I learned about this last year while visiting Maine...I think it rained the whole month of July then...I'm glad I was only there for 10 days...it happened in colonial times in the New England States (especially Maine)...or so the story goes (depending on which state you are in)..some believe this a myth.
Lobster was popular among Native Americans in the past. In years passed, lobsters were plentiful and were used by the Native Americans to fertilize their fields and they were used as bait for fishing.
In colonial times, lobster was considered to be poverty food. They were harvested and were fed to children and prisoners. In most cases it was only the very poor people who ate lobster all the time. Not only were children and prisoners forced to live on lobster but also so were servants and slaves. Over time the servants rebelled and in some parts of the United States they had it put into their contracts that they would not be forced to eat only lobster. There was a time (colonial times) in Maine when state prisons served lobster several times a week to the dismay of the prisoners. In many of the mansions the servants also suffered the same abuse.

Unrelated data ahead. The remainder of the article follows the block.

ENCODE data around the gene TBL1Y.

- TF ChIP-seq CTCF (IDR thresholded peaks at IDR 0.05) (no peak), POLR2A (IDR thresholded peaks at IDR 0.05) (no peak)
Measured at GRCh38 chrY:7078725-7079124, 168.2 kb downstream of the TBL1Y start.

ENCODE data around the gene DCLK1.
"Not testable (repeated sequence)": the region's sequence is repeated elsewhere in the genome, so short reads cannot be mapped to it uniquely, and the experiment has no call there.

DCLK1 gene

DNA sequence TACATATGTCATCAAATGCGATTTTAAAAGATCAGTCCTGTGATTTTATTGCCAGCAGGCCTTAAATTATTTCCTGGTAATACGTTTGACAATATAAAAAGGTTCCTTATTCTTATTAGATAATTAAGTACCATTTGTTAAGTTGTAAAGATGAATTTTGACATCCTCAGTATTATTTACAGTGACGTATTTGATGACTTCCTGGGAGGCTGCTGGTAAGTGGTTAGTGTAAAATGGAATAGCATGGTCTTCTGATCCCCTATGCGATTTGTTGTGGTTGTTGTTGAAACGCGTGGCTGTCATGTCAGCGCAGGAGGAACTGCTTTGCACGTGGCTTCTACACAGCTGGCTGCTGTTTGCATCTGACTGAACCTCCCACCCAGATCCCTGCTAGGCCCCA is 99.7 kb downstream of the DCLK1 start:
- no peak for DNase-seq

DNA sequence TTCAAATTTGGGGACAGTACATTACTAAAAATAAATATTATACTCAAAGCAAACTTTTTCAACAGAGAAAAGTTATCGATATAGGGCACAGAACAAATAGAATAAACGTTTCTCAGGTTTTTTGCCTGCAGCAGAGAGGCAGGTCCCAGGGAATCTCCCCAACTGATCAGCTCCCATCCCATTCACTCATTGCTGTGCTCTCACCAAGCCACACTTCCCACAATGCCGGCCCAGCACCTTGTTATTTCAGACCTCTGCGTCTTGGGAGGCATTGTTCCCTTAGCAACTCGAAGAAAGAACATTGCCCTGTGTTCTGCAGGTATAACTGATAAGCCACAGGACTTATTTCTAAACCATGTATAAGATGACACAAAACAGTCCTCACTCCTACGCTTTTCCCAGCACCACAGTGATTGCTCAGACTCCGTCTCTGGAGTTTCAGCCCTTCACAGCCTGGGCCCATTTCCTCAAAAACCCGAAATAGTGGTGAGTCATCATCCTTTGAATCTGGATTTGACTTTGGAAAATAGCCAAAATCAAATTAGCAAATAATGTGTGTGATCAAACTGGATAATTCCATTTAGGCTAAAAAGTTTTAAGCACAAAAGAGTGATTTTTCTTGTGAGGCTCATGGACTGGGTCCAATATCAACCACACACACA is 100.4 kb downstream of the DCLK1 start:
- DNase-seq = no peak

In the early 1800's, people began catching lobster. Gathering the lobster by hand along the shoreline did lobstering, as it was called. Lobstering as a form of trap fishing did not come into effect until around 1850.
Myth or reality? Perhaps a little of each.
· 1 decade ago